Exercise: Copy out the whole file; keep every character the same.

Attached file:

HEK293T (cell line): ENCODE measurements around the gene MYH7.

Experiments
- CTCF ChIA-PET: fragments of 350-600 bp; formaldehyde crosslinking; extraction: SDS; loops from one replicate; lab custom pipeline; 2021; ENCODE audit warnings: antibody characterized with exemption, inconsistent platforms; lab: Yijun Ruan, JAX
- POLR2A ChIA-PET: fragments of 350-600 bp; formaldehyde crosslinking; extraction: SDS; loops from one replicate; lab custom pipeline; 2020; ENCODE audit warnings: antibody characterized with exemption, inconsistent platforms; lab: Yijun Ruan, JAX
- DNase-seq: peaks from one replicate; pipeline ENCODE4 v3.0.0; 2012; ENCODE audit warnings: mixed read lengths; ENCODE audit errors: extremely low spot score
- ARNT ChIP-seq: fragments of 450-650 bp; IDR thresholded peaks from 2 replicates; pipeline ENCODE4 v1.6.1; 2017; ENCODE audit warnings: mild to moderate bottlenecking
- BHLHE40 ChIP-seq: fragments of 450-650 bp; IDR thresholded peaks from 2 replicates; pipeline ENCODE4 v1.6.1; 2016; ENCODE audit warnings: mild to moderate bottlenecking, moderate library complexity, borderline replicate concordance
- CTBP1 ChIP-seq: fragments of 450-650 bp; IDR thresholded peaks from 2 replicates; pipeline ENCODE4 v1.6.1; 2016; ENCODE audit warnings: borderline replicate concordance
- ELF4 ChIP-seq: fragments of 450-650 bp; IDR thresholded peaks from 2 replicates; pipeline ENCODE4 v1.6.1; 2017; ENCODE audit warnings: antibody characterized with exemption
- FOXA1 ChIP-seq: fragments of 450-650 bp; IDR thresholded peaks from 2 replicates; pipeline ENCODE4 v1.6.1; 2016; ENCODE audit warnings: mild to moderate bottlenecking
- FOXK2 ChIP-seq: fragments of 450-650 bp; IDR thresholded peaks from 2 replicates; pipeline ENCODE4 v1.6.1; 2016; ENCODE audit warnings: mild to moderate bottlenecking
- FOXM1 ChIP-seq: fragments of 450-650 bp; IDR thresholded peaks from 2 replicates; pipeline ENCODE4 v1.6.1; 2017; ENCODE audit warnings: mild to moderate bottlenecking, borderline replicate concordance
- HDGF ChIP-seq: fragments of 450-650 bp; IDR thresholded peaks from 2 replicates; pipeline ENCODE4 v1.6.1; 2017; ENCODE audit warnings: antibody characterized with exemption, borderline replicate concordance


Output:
HEK293T (cell line): ENCODE measurements around the gene MYH7.

Experiments
- CTCF ChIA-PET: fragments of 350-600 bp; formaldehyde crosslinking; extraction: SDS; loops from one replicate; lab custom pipeline; 2021; ENCODE audit warnings: antibody characterized with exemption, inconsistent platforms; lab: Yijun Ruan, JAX
- POLR2A ChIA-PET: fragments of 350-600 bp; formaldehyde crosslinking; extraction: SDS; loops from one replicate; lab custom pipeline; 2020; ENCODE audit warnings: antibody characterized with exemption, inconsistent platforms; lab: Yijun Ruan, JAX
- DNase-seq: peaks from one replicate; pipeline ENCODE4 v3.0.0; 2012; ENCODE audit warnings: mixed read lengths; ENCODE audit errors: extremely low spot score
- ARNT ChIP-seq: fragments of 450-650 bp; IDR thresholded peaks from 2 replicates; pipeline ENCODE4 v1.6.1; 2017; ENCODE audit warnings: mild to moderate bottlenecking
- BHLHE40 ChIP-seq: fragments of 450-650 bp; IDR thresholded peaks from 2 replicates; pipeline ENCODE4 v1.6.1; 2016; ENCODE audit warnings: mild to moderate bottlenecking, moderate library complexity, borderline replicate concordance
- CTBP1 ChIP-seq: fragments of 450-650 bp; IDR thresholded peaks from 2 replicates; pipeline ENCODE4 v1.6.1; 2016; ENCODE audit warnings: borderline replicate concordance
- ELF4 ChIP-seq: fragments of 450-650 bp; IDR thresholded peaks from 2 replicates; pipeline ENCODE4 v1.6.1; 2017; ENCODE audit warnings: antibody characterized with exemption
- FOXA1 ChIP-seq: fragments of 450-650 bp; IDR thresholded peaks from 2 replicates; pipeline ENCODE4 v1.6.1; 2016; ENCODE audit warnings: mild to moderate bottlenecking
- FOXK2 ChIP-seq: fragments of 450-650 bp; IDR thresholded peaks from 2 replicates; pipeline ENCODE4 v1.6.1; 2016; ENCODE audit warnings: mild to moderate bottlenecking
- FOXM1 ChIP-seq: fragments of 450-650 bp; IDR thresholded peaks from 2 replicates; pipeline ENCODE4 v1.6.1; 2017; ENCODE audit warnings: mild to moderate bottlenecking, borderline replicate concordance
- HDGF ChIP-seq: fragments of 450-650 bp; IDR thresholded peaks from 2 replicates; pipeline ENCODE4 v1.6.1; 2017; ENCODE audit warnings: antibody characterized with exemption, borderline replicate concordance